A comprehensive geochemical survey involves sampling many media types, including soil, stream sediment, heavy mineral concentrates, and kimberlite indicator minerals. It can also incorporate multiple analytical methods, such as inductively coupled plasma mass spectrometry (ICP-MS), atomic absorption, ionic leach, bulk leach extractable gold (BLEG), and X-ray fluorescence (XRF).
We understand factors influencing the choice of appropriate methods for your project and advise on ways of interpreting the data generated to achieve meaningful results. We are skilled in applying new data analysis methods to old datasets and identifying previously-overlooked targets or potential for new commodities.
Portable XRF (pXRF) analysers enable us to rapidly build large, multi-element datasets and generate targets in near-real time. By using multivariant statistics and advanced data analysis, we identify new patterns, signatures, and targets, and confirm extensions to known mineralisation.
Our geochemistry experts also consider petrology and geometallurgy early in the exploration process to aid understanding of ore and gangue minerals—in particular how deposits formed and how their minerals can best be liberated. We use this information to identify promising mineralisation and focus exploration efforts on the highest priority targets.
There is a general recognition among regulators that sampling waste rock for characterising the potential for acid and metalliferous mine drainage (AMD) should be undertaken in such a way that the levels, volumes and variability of parameters of interest can be quantified with some level of confidence.Learn More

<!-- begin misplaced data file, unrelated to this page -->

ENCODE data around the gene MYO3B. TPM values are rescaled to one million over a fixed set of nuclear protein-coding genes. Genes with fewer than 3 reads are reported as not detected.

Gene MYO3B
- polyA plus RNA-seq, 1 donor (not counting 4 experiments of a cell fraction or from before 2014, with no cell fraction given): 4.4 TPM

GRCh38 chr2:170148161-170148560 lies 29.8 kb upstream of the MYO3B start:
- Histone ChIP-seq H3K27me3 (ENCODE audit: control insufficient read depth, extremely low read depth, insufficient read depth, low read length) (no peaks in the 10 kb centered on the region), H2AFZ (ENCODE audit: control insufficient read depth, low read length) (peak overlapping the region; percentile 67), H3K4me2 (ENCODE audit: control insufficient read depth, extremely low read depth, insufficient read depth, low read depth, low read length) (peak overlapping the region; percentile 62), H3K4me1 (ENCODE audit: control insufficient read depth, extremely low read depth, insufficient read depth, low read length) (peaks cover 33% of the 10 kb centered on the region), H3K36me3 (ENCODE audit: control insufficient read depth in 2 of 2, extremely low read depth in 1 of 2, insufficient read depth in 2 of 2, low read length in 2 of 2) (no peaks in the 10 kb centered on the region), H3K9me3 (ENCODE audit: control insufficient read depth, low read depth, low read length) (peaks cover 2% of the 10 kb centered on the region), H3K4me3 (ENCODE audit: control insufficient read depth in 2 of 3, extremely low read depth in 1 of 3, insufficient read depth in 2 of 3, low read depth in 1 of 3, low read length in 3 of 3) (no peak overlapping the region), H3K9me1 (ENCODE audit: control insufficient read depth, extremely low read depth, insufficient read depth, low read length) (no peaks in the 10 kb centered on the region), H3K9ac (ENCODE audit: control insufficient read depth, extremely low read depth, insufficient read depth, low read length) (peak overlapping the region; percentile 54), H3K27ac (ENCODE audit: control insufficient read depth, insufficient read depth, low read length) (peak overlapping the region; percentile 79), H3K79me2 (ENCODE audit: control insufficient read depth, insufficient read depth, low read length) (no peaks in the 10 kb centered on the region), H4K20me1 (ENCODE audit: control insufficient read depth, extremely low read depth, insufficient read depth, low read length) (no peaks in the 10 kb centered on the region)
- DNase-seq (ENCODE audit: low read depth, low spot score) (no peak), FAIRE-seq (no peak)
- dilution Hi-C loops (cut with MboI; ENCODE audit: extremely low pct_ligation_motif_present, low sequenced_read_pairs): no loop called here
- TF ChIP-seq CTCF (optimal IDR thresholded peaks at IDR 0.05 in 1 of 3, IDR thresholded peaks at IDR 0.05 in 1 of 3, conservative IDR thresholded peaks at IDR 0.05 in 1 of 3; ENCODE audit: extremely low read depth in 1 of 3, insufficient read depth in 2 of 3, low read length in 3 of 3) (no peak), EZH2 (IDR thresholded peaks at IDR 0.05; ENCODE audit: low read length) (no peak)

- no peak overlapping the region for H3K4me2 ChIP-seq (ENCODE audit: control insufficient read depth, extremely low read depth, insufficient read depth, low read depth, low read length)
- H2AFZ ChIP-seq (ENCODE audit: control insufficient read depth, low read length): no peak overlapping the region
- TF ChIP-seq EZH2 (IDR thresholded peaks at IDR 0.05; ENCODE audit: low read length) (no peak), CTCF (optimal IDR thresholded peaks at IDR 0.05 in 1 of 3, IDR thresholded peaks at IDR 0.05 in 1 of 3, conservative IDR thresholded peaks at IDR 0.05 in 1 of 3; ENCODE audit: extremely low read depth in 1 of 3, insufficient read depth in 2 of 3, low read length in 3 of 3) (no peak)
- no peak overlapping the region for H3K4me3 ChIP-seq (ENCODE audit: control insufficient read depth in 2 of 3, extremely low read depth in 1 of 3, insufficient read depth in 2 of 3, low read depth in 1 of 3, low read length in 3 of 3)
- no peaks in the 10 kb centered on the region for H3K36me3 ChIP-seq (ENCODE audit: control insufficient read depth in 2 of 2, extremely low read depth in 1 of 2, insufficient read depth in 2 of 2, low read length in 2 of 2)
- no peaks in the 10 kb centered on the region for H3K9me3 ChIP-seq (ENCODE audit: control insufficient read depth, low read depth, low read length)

Geochemical models are used in the mining industry for a range of applications in the forecasting of long term environmental impacts, including predictions of tailings and waste rock seepage chemistry, post-closure pit lake chemistry, heap drain-down chemistry, fate-transport of mining related impacts, and others.Learn More
One of the more recent volunteers, James, is Chair of the Convention Planning Committee and sits on the Board of Directors.Learn More
Closure options under consideration at some sites include backfilling mined-out pits with waste rock.Learn More
Various Australian and international regulatory bodies (Environmental Protection Authority, 2015) require an early assessment of the geochemistry of waste rock.Learn More